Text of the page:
Today is Equal Pay Day, a reminder that women and men are not always compensated at the same rate. While the widely reported statistic that women, on average, earn 77 cents to every man’s dollar has been is a great indicator that women are put in situations every day that for a variety of reasons mean they earn less, it has been criticized for not measuring individuals of similar characteristics, such as age, occupation, education, or experience. To try to get a better understanding of the gender wage gap among specific age groups, and given that many high school and college seniors are on the brink of graduating and entering the labor force, I thought it would be interesting look at the gender wage gap by age and education, to see how women and men fare as they enter today’s unsteady labor market.
The figures below show the entry-level wages of young college and high school graduates, as they appear in a presentation my colleague, Elise Gould, gave for a recent Senate Briefing on the Equal Rights Amendment (check it out! It’s a really good overview of the gender wage gap at various points in the wage distribution, and documents the gender wage gap by age and education). Both figures show the progress recent high school and college educated young women have made in closing the gender wage gap. In 1979, women with a high school degree made 74 cents to their male counterpart’s dollar, and women with a college degree made 79 cents. By 2013, the gap has narrowed for both groups: both high school and college educated entry-level working women make 84 cents to a man’s dollar.
To close the gender wage gap, women need to see real wage growth faster than their male counterparts. The best type of narrowing occurs when both women and men see real annual wage growth. It is possible for the gender wage gap to close because women see real wage increases, while men’s wages stagnate, but this isn’t the good kind of narrowing.
On the whole, college educated women have experienced the good closing of the gender wage gap. Between 1979 and 2013, both young college educated men and women wages saw real wage growth, but women’s wages grew slightly faster than their male counterparts (although neither groups experienced wage growth throughout the 2000s).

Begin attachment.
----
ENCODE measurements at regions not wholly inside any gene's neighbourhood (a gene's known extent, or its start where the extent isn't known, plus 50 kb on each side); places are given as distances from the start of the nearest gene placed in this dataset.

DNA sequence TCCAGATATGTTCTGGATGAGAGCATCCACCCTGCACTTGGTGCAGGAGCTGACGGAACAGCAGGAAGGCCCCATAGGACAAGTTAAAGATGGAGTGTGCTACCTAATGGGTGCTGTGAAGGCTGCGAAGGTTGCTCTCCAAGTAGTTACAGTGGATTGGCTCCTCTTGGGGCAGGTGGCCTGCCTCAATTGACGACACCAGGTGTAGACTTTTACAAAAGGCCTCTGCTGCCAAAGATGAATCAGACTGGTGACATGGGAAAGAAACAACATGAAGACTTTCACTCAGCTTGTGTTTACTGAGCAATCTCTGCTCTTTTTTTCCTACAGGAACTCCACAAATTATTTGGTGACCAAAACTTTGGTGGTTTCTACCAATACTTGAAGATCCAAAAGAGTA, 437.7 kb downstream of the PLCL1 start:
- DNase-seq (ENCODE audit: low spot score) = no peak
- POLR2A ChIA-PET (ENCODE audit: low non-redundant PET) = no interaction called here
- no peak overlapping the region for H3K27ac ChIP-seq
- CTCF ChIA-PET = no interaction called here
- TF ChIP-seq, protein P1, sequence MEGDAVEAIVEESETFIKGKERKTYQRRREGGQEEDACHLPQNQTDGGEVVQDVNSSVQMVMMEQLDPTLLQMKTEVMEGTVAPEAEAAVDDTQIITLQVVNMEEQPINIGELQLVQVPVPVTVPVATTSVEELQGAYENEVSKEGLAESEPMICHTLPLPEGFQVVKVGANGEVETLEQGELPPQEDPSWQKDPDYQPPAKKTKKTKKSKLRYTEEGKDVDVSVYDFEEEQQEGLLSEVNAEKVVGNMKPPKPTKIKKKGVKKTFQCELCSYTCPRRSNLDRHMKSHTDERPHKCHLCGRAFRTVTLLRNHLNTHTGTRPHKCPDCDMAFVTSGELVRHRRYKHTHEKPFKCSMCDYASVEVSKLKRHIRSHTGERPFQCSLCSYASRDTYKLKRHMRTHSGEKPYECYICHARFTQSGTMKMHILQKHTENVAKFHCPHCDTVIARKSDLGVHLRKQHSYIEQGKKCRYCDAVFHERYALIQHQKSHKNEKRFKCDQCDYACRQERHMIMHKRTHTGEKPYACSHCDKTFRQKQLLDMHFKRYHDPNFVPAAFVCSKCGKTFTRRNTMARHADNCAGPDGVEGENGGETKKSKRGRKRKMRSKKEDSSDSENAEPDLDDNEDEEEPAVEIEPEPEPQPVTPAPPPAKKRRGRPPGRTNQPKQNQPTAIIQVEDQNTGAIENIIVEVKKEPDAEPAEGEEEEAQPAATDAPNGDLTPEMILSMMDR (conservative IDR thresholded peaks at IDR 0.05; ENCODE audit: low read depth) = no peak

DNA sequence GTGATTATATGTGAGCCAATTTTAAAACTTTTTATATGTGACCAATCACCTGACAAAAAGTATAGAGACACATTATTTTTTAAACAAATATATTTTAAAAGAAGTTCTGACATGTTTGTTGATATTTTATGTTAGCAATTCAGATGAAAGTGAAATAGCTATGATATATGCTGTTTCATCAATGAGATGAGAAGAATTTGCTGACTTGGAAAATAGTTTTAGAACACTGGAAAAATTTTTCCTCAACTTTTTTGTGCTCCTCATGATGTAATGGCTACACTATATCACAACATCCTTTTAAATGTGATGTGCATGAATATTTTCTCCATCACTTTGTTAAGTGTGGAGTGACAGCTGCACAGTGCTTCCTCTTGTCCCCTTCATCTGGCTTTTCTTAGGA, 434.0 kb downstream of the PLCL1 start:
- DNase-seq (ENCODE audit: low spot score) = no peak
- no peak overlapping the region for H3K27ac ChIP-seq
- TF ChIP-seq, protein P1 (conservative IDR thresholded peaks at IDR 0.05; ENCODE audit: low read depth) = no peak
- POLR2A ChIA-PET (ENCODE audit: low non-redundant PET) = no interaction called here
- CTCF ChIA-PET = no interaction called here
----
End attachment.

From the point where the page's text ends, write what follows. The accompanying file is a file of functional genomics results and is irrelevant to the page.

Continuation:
Conversely, the narrowing of the wage gap for high school graduate men and women occurred for all the wrong reasons. Both men and women saw real wage declines over the 1979-2013 period; high school men make 27.5 percent less in 2013 than they did in 1979, and high school women make 16.6 percent less. Because high school educated men fared much worse than their female counterparts, the gender wage gap narrowed.
We should be defining success in closing the gender wage gap by women catching up to men while both men and women share in overall growth. Congress has some great tools at their disposal to do this. Passing the Paycheck Fairness Act would be a great first step. In addition to prohibiting wage discrimination among women and men, the Paycheck Fairness Act incentivizes greater transparency between employers and employees, by collecting pay information data and providing information on how to reduce pay disparities for employers and labor organizations.
Similarly, President Obama’s executive orders to prohibit federal contractors from punishing employees for discussing their pay, and to require that contractors provide data on their employees’ compensation, will effectively provide greater transparency between employees and employers regarding pay rates. Greater transparency will in turn help employees advocate for equal pay, and fairly and substantively shift bargaining power towards employees to set stronger wage standards—ultimately closing the gender wage gap in a productive and fair way.